Chloe Riley is the Executive Editor of Supermarket News, which delivers the ultimate in competitive business intelligence, news and information for executives in the food retail and grocery industry. A graduate of the School of Journalism at Columbia College Chicago, Chloe previously served as a Digital Strategist at SEO firm Profound Strategy, Associate Editor at B2B hospitality mag HOTELS Magazine, as well as CEO of her own digital strategy company, Chlowe.
Online grocery sales may have settled down to a level below the high rates of 2020, but they’re still well above pre-pandemic levels, and are only expected to grow in the coming years.
It all sounds well and good, but the problem remains — grocers have still not cracked the code on turning a profit when selling low-margin goods online.
Pickup and delivery both have a similar narrative. Although the two vied back and forth for share of the digital grocery market through the first half of the year, pickup ultimately won out as the preferred method of fulfillment for customers during the last several months of 2022, data shows. Overall, 52% of all digital grocery sales in 2022 were fulfilled via pickup as opposed to delivery.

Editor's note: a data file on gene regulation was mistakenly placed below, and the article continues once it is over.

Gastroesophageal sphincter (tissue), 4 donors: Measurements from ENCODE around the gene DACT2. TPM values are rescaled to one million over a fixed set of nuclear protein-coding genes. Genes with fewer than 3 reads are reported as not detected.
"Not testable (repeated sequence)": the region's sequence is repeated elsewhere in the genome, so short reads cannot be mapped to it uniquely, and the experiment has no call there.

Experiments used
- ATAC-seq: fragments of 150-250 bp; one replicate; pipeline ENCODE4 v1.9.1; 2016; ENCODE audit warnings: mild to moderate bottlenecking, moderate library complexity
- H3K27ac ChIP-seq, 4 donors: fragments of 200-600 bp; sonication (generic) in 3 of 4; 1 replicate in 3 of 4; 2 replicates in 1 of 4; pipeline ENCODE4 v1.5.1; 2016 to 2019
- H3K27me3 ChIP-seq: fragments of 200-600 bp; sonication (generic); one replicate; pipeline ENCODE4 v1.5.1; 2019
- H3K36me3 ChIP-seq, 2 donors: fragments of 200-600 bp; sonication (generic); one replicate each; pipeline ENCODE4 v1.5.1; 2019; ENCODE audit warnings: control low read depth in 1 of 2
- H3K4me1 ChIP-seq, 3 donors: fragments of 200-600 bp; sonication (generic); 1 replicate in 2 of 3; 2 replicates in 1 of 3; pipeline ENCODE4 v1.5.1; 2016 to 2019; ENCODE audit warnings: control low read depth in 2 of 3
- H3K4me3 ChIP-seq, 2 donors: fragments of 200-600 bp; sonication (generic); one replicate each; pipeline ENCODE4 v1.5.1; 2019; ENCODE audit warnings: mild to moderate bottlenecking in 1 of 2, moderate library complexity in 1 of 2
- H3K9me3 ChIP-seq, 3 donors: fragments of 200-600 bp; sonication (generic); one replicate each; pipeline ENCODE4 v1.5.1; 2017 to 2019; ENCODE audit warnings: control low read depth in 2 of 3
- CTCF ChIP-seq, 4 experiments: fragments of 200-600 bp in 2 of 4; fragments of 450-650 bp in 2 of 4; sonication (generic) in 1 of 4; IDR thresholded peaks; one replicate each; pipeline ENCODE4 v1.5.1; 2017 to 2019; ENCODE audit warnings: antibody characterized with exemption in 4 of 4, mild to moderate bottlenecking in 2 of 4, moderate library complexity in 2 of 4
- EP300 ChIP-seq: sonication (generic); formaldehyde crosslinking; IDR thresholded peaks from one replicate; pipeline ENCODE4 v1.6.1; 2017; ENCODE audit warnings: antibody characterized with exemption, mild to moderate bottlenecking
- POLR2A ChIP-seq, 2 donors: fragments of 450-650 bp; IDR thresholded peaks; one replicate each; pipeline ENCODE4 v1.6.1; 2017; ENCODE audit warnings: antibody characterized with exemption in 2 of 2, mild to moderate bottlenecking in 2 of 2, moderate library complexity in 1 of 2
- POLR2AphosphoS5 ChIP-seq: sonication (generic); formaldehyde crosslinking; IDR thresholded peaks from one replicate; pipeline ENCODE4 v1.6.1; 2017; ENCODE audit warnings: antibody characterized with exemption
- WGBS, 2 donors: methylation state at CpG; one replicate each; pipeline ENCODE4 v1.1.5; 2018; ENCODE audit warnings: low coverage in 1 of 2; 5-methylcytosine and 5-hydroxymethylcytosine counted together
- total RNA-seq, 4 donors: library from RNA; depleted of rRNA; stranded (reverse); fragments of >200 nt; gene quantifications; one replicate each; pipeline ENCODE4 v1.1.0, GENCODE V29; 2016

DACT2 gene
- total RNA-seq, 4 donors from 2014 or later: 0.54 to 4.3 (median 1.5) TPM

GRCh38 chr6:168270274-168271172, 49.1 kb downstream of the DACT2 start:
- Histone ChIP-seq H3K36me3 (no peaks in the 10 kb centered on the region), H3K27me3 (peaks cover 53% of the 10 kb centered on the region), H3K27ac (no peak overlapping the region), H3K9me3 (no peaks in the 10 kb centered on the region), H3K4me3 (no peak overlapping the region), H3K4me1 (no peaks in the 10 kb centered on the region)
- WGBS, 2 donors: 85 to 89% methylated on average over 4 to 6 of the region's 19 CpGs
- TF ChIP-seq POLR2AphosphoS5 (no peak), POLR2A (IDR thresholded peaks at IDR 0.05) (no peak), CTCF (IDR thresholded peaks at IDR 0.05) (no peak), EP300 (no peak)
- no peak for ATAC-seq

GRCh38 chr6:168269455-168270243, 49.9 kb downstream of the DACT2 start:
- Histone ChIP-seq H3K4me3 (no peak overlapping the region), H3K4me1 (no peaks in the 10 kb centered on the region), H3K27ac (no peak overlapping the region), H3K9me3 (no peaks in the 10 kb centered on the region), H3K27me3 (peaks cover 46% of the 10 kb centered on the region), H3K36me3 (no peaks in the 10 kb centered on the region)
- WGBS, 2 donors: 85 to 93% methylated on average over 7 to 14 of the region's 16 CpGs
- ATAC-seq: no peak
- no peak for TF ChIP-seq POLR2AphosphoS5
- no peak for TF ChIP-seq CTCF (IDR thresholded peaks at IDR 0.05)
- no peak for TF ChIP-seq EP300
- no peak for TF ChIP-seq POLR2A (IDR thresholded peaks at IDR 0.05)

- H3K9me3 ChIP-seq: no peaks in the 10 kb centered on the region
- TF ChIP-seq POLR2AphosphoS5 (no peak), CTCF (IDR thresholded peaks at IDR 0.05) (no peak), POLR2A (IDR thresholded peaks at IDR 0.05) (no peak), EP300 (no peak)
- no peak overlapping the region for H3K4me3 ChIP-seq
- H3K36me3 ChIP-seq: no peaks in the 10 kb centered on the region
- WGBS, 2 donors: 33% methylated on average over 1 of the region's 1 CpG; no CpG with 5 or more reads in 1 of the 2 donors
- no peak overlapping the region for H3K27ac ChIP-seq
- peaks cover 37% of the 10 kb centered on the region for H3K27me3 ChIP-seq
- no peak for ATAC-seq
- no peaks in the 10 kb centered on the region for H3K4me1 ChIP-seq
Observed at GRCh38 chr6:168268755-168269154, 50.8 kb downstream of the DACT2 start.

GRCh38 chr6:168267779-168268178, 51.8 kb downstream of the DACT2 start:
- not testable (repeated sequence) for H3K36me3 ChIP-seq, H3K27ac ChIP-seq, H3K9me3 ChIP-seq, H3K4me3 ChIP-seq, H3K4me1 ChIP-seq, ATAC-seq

The moral of the story is: none of these offerings are going anywhere anytime soon. Online grocery, pickup, delivery. The question is not if, but how? And more importantly, how to make money off these services and not get left in the lurch.
There are some options, one of them being: do it yourself and take delivery in-house. Third-party apps lost significant share of digital grocery share during the past year, according to Grocery Doppio research, accounting for 18.9% of grocery sales in December, vs. 31.3% of sales in January of last year.
Though there’s more of an upfront cost, taking delivery in-house ultimately can help grocers save money in the long run, and of course, tap into valuable shopper data that otherwise gets lost when working with Instacart.
In October, Aldi said it was working to develop a new online platform for its U.S. locations that would include grocery delivery and/or curbside pickup service. (The company has long worked with Instacart for both.)
At the FMI Midwinter conference in January, the topic of loyalty, both creating and maintaining it, was one that came up over and over.
“The loyalty program will be a key growth driver,” said Incisiv’s Gaurav Pant in an FMI Tech Talk. “We need to move from what’s only just acceptable, to what’s efficient and profitable.”
“Digital wasn’t just a fad. It’s here to stay,” Pant also said.
Indeed: Digital isn’t going anywhere. So, let’s start making it work.